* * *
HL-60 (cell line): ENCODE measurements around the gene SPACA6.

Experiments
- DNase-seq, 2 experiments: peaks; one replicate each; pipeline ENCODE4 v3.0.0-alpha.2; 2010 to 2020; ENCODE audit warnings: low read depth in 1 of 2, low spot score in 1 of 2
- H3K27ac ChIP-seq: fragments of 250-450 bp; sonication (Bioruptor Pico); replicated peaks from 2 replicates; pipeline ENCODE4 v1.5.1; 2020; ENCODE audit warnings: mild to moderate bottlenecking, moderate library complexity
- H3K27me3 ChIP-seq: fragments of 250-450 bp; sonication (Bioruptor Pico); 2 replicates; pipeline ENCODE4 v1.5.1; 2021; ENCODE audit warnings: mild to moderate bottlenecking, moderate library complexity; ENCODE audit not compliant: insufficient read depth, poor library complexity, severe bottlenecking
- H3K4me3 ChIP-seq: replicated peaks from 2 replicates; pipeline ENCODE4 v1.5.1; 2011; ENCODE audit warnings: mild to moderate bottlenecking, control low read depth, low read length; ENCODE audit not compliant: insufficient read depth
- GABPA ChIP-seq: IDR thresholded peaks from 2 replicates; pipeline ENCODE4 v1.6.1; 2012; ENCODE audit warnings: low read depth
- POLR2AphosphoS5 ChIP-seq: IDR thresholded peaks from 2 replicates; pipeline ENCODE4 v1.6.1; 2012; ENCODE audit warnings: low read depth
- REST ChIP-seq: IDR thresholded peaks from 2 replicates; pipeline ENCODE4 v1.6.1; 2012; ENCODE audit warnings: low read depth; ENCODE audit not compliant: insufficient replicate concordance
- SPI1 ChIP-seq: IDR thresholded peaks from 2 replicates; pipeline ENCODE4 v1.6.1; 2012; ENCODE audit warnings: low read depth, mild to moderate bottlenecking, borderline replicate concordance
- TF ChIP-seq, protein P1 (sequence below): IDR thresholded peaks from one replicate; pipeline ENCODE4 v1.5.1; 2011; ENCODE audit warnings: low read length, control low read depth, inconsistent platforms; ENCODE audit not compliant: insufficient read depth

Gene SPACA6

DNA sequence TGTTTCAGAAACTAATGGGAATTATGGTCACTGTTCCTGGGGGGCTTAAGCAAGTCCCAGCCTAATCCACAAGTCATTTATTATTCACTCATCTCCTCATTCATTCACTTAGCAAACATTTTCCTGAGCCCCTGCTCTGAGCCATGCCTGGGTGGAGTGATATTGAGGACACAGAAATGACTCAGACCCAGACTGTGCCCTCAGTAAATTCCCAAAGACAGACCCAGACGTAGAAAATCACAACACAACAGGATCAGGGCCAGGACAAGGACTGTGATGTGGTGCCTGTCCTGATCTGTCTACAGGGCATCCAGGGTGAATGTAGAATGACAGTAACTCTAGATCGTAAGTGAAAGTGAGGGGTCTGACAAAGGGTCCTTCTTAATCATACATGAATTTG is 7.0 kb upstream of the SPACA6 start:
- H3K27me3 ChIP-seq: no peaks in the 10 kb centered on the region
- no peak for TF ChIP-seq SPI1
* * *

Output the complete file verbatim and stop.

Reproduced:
HL-60 (cell line): ENCODE measurements around the gene SPACA6.

Experiments
- DNase-seq, 2 experiments: peaks; one replicate each; pipeline ENCODE4 v3.0.0-alpha.2; 2010 to 2020; ENCODE audit warnings: low read depth in 1 of 2, low spot score in 1 of 2
- H3K27ac ChIP-seq: fragments of 250-450 bp; sonication (Bioruptor Pico); replicated peaks from 2 replicates; pipeline ENCODE4 v1.5.1; 2020; ENCODE audit warnings: mild to moderate bottlenecking, moderate library complexity
- H3K27me3 ChIP-seq: fragments of 250-450 bp; sonication (Bioruptor Pico); 2 replicates; pipeline ENCODE4 v1.5.1; 2021; ENCODE audit warnings: mild to moderate bottlenecking, moderate library complexity; ENCODE audit not compliant: insufficient read depth, poor library complexity, severe bottlenecking
- H3K4me3 ChIP-seq: replicated peaks from 2 replicates; pipeline ENCODE4 v1.5.1; 2011; ENCODE audit warnings: mild to moderate bottlenecking, control low read depth, low read length; ENCODE audit not compliant: insufficient read depth
- GABPA ChIP-seq: IDR thresholded peaks from 2 replicates; pipeline ENCODE4 v1.6.1; 2012; ENCODE audit warnings: low read depth
- POLR2AphosphoS5 ChIP-seq: IDR thresholded peaks from 2 replicates; pipeline ENCODE4 v1.6.1; 2012; ENCODE audit warnings: low read depth
- REST ChIP-seq: IDR thresholded peaks from 2 replicates; pipeline ENCODE4 v1.6.1; 2012; ENCODE audit warnings: low read depth; ENCODE audit not compliant: insufficient replicate concordance
- SPI1 ChIP-seq: IDR thresholded peaks from 2 replicates; pipeline ENCODE4 v1.6.1; 2012; ENCODE audit warnings: low read depth, mild to moderate bottlenecking, borderline replicate concordance
- TF ChIP-seq, protein P1 (sequence below): IDR thresholded peaks from one replicate; pipeline ENCODE4 v1.5.1; 2011; ENCODE audit warnings: low read length, control low read depth, inconsistent platforms; ENCODE audit not compliant: insufficient read depth

Gene SPACA6

DNA sequence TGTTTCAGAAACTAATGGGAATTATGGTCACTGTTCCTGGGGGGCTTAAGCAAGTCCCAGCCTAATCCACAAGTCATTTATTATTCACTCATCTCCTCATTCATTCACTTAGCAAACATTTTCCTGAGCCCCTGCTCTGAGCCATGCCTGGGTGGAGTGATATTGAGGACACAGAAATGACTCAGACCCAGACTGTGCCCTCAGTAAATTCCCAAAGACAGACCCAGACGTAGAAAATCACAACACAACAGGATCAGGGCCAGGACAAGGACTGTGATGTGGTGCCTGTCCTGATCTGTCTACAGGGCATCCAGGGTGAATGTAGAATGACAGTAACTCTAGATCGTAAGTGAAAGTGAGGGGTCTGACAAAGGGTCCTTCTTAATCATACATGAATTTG is 7.0 kb upstream of the SPACA6 start:
- H3K27me3 ChIP-seq: no peaks in the 10 kb centered on the region
- no peak for TF ChIP-seq SPI1